Man the Barricades! Fiat Fights Back Against China’s Great Wall
By Andy Bannister
This time the Great Wall company’s GWPeri minicar was banned from sale across Europe after it was ruled to be too similar to Fiat’s Panda at a hearing in Turin.
The court agreed that, despite a different front end, the oddly-named GWPeri is effectively a Panda clone.
The Fiat Panda, launched in 2004 and produced in Poland, is by far the best selling European minicar, with more than 250,000 units sold across the continent in 2007.
The legal ruling is particularly significant as Great Wall is one of the pioneering Chinese companies already active in the European market, although its sales are still relatively tiny. Its Hover SUV and related pick-ups have been on sale in Italy for some time.
The court decision should mean the GWPeri will not be allowed to be sold anywhere within the countries of the European Union. Great Wall was ordered to pay a fine of 15,000 Euros ($23,800) for the single GWPeri so far imported into Europe, and will have to pay a punitive 50,000 Euros ($79,000) per car for any further violations.
Lawyers for Great Wall have said the company will appeal against the Turin court decision. Meanwhile, a further court case brought by Fiat in China itself is still pending, and it would seem unlikely the Italians will manage to get the car killed off altogether. The GWPeri is already on sale in its home market, while Fiat doesn’t offer the Panda in the People’s Republic.
The ruling went Fiat’s way despite the cars not looking as similar as was the case in the previous BMW X5 ruling. It is in the centre section and the body’s proportions where the Panda and GW Peri are so alike.
As well as its different (vaguely Renault- inspired) front end, Great Wall – presumably to avoid the very plagiarism accusations it has been saddled with – has given its minicar rear lights and rear side windows which also differ from the Panda. Unfortunately for the credibility of the Chinese automaker, they appear to have been cloned from yet another popular car sold on the European market, the British-built Nissan Note small MPV (above).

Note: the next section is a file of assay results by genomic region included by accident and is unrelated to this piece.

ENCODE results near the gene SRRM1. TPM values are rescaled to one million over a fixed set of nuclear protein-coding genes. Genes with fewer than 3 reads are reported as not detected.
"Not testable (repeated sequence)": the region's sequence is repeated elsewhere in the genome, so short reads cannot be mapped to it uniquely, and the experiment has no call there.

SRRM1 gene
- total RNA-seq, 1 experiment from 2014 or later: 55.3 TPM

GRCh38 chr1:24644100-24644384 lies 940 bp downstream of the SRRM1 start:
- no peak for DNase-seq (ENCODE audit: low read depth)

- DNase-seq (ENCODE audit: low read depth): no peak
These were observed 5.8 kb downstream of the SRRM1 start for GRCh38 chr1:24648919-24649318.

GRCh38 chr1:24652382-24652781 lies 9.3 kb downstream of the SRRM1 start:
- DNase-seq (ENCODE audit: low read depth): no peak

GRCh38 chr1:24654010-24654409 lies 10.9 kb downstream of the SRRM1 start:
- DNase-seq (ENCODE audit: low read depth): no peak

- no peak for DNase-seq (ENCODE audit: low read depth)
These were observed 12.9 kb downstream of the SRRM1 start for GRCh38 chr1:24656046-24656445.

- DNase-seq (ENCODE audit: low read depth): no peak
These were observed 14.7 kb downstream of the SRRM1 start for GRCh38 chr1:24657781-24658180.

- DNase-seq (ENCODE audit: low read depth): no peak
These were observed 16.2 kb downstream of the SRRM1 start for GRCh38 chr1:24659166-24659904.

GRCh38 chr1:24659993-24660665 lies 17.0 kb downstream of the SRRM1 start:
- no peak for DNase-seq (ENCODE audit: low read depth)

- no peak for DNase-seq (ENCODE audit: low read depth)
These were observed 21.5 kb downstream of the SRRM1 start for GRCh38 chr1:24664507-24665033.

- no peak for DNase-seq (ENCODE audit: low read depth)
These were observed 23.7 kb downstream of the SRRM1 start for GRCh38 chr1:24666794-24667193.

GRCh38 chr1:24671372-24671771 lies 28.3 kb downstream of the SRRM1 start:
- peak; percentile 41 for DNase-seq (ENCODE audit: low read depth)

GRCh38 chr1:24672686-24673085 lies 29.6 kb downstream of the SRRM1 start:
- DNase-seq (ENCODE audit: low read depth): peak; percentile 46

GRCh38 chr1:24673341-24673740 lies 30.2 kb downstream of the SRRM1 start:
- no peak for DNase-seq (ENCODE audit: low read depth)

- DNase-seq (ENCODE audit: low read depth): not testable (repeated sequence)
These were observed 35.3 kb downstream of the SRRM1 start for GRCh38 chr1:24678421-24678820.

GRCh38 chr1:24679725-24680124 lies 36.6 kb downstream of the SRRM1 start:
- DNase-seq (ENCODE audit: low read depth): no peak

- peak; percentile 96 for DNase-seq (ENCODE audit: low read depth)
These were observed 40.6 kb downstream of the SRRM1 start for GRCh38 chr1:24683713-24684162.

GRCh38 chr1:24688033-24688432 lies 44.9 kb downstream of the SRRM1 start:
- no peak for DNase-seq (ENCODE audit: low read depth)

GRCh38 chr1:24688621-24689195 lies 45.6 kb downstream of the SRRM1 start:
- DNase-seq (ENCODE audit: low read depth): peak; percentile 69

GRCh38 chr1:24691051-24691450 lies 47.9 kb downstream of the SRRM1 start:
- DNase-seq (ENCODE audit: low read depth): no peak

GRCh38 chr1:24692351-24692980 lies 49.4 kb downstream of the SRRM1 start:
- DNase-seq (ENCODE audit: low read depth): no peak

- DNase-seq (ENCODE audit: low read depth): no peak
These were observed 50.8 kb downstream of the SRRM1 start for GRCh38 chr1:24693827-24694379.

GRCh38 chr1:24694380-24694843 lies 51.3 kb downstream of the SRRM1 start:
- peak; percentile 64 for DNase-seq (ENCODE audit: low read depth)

It’s easy to understand Fiat’s determination to do everything possible to deter Chinese manufacturers from setting up shop on its territory. Fiat is the acknowledged European small car master, and stands to lose out in a major way if boat loads of cheap Chinese cars begin to arrive on the continent.
For years, Fiat hid behind an import agreement which protected it from the initial onslaught of Far Eastern competition, from Japan in the 1970 and 1980s. More recently it has already seen the Panda’s dominance challenged by the likes of a series of highly successful small Korean-made minicars, the Kia Picanto, Chevrolet Matiz and the recently-launched Hyundai i10.
Whether the Europeans like it or not, though, China’s car makers are coming. As well as Great Wall, the Brilliance company, after a false start, is now returning to big markets like Germany with its cut-price BS4 and BS6 saloons. And these two companies are undoubtedly just the tip of the iceberg.
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